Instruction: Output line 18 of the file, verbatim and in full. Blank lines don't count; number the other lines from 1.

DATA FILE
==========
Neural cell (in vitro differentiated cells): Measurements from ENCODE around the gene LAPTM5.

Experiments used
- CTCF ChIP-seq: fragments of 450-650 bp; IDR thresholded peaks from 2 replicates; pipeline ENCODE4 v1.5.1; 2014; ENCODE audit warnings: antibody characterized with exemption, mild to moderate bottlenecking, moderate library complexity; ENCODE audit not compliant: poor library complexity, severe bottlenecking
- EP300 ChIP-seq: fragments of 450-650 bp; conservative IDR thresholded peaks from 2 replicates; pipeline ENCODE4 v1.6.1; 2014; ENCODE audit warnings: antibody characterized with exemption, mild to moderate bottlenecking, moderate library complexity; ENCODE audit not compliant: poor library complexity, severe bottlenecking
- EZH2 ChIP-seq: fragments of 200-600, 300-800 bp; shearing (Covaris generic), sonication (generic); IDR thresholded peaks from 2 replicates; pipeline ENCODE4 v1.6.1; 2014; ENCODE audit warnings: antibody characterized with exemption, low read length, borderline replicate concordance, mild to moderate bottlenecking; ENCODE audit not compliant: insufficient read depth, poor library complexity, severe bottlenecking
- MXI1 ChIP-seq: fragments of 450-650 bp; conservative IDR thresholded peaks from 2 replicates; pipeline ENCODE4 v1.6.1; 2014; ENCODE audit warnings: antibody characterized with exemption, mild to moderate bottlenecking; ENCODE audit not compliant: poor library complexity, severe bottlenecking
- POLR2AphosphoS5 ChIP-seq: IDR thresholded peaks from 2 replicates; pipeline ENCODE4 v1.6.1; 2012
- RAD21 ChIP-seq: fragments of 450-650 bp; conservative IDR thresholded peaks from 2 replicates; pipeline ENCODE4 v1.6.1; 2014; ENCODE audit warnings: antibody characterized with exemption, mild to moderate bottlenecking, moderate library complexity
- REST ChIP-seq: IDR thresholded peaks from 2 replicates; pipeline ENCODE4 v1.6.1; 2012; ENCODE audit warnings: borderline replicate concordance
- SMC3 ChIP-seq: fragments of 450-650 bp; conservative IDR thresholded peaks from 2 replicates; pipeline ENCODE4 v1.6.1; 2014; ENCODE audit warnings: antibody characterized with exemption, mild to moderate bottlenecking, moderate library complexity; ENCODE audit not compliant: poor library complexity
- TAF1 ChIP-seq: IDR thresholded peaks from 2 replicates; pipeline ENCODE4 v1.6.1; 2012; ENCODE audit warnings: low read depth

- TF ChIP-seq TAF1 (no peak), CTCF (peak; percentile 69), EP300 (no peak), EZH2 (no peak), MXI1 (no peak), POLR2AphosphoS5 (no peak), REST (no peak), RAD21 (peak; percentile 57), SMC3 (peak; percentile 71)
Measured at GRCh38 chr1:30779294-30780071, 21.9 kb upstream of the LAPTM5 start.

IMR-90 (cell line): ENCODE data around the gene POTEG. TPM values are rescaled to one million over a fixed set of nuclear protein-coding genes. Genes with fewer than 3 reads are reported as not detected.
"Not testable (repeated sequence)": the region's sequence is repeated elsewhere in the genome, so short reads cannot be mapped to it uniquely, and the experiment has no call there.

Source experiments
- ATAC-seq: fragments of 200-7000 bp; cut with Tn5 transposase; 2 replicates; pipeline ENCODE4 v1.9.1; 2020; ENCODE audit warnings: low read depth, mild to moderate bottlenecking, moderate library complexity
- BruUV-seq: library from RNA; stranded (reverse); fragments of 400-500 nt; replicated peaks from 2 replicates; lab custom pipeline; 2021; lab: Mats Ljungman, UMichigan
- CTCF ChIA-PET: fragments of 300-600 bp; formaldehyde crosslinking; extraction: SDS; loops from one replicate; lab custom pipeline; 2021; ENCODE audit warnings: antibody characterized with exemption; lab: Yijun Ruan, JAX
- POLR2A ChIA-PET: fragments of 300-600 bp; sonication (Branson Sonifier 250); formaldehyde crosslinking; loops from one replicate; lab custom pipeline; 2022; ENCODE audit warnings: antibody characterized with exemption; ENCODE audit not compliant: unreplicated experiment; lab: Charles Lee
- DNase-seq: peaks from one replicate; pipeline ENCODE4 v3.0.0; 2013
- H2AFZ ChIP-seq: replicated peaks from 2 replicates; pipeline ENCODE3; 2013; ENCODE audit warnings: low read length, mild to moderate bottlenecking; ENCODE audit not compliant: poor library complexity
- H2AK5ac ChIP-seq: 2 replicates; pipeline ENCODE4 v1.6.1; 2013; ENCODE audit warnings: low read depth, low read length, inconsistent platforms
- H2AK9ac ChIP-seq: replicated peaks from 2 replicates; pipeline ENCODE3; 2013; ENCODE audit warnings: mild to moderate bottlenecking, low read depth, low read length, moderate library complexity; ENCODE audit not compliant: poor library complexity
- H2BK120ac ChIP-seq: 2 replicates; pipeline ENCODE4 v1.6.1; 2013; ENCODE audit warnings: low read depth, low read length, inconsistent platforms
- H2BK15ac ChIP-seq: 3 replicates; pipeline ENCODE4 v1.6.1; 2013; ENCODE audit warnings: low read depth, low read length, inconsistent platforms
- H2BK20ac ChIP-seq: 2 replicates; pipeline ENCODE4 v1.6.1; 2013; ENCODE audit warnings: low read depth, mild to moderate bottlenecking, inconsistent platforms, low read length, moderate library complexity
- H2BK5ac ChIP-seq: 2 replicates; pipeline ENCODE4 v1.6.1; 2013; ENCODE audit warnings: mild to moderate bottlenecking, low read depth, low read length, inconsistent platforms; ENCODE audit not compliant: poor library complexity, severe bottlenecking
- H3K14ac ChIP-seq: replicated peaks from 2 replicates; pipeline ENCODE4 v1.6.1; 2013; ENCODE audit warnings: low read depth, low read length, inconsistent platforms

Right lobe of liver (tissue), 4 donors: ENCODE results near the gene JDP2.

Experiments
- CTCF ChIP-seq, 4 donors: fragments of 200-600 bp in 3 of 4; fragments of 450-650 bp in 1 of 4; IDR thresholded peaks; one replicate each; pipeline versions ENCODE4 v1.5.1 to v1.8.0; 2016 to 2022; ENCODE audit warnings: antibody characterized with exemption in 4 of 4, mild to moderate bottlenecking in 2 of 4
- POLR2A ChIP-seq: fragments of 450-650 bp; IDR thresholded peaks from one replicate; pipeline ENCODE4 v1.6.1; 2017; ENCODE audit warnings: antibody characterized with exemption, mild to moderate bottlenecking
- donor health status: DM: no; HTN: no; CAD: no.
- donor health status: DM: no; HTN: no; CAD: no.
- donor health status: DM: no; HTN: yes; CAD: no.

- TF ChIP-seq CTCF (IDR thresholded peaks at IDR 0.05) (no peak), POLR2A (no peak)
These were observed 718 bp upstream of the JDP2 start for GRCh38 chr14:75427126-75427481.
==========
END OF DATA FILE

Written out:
- BruUV-seq: library from RNA; stranded (reverse); fragments of 400-500 nt; replicated peaks from 2 replicates; lab custom pipeline; 2021; lab: Mats Ljungman, UMichigan